In the aftermath of the United Nations climate conference that ended with muted hope and loud frustration when the language to end coal power was weakened at the last minute, a post-mortem on the fossil fuel lobby’s impact in Glasgow is underway.
Though coal rated a mention for the first time in a COP agreement, oil and gas — the other major sources of carbon emissions that fuel global heating — were not referenced in the Glasgow Climate Pact. Furthermore, none of the high emitters among the G20 countries signed up to the Beyond Oil and Gas Alliance to end the use of these fossil fuels.
Climate campaigners have argued that big polluters were able to wield their influence in Glasgow by pushing net zero emission targets that rely on unproven carbon capture technology and offsetting mechanisms. The idea is to delay immediate fossil fuel emissions cuts and avoid “real zero,” they said.
Shell, BP, and Microsoft are just a few of the large companies that have committed to going net zero by midcentury.
“Big oil and gas have all signed up to net zero by 2050, which allows them to pretend they are actively engaged in tackling climate change rather than making the problem worse,” said Pascoe Sabido, a researcher at Brussels-based lobbying watchdog Corporate Europe Observatory (CEO), and co-author of the report “Still a Big Con: How Big Polluters are using ‘net zero’ to block meaningful action at COP26.”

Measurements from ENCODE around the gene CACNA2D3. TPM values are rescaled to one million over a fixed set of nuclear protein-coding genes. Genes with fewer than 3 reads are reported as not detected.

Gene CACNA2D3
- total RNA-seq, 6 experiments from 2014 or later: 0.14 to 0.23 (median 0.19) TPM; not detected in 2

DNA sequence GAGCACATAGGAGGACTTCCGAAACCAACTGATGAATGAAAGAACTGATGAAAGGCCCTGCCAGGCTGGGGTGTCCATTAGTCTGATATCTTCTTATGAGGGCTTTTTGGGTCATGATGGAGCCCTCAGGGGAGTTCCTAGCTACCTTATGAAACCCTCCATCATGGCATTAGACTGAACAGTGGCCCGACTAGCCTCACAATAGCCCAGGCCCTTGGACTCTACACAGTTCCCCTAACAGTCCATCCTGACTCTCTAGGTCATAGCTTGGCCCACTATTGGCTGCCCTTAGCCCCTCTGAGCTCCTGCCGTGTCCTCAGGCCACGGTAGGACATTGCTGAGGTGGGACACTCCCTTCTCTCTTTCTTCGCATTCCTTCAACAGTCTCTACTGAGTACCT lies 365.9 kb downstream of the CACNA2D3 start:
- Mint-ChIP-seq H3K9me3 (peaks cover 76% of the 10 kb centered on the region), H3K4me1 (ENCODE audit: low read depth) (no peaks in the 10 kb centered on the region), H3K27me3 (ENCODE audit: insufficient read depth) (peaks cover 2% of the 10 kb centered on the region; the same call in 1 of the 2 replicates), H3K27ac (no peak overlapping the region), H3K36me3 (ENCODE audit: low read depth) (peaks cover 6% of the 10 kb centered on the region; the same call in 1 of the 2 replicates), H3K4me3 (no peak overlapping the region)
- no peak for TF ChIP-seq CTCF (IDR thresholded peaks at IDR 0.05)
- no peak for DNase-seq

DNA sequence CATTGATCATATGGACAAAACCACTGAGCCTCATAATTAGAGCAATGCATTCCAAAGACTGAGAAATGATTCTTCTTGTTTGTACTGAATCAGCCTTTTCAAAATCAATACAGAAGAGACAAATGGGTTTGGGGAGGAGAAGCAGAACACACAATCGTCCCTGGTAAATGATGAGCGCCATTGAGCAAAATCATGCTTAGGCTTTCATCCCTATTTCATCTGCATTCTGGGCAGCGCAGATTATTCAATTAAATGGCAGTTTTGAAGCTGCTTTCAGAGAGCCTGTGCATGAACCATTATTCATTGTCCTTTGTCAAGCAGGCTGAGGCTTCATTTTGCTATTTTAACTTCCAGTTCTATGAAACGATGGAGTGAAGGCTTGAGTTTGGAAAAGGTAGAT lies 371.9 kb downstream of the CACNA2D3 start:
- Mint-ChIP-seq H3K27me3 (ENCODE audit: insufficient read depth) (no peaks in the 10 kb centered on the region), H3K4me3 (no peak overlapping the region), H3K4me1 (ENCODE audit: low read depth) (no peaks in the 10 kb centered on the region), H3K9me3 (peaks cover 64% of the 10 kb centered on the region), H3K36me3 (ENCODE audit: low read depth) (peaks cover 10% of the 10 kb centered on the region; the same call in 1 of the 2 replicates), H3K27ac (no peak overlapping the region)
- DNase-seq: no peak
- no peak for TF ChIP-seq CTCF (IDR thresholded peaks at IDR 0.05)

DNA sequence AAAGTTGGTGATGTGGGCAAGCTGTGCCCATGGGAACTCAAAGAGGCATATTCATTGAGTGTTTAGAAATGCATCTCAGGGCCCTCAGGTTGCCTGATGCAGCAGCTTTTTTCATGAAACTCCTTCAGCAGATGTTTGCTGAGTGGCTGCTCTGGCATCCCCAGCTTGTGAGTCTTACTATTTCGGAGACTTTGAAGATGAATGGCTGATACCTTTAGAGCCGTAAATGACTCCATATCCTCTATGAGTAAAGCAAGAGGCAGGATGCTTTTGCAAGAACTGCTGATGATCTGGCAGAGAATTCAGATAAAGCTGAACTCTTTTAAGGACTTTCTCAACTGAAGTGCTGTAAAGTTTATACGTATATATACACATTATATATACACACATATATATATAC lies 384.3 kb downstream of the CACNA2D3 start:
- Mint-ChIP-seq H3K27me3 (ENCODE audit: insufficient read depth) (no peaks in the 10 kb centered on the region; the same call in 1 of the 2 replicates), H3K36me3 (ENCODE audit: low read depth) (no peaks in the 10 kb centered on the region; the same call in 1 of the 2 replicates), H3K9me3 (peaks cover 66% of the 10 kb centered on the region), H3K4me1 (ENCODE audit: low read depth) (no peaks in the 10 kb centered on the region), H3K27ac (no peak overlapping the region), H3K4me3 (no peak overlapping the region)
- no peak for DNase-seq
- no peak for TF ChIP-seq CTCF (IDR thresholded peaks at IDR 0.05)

A net zero greenwash?
Shell, a fossil fuel giant, is one of the most polluting companies in the world. A Dutch court ordered Shell in May 2021 that it reduce its emissions by 2030 to meet the Paris Agreement goal of limiting global warming to 1.5 degrees Celsius (2.7 Fahrenheit). Yet the company has been promising “net zero by 2050” through a series of decarbonization initiatives that campaigners said amount to greenwashing.
According to the “Still a Big Con” report released in the lead-up to Glasgow, oil majors Shell and BP together devoted $17 billion (€15 billion) to fossil fuel projects in 2021, but said the investment is consistent with their 2050 net zero commitments.
Both were represented at COP26 as members of the taskforce on scaling voluntary carbon markets, which was at the summit to promote carbon offsetting as a route to net zero.
Carbon market offset is vital to many 2050 net zero targets. It allows polluters to purchase carbon credits that they have generated from tree planting, which in turn cancels out their emissions. By contrast, campaigners are demanding real zero, meaning direct cuts at the source of fossil fuel emissions.
The ‘race towards zero’
Some 503 delegates from over 100 fossil fuel companies attended the COP, which in total is larger than any country delegation, according to reporting by climate watchdogs like Global Witness. The “Still a Big Con” report argues that many corporations with fossil fuel ties were represented at the COP as signatories to pledges like Race to Zero, an initiative of the United Nations Framework Convention on Climate Change (UNFCCC).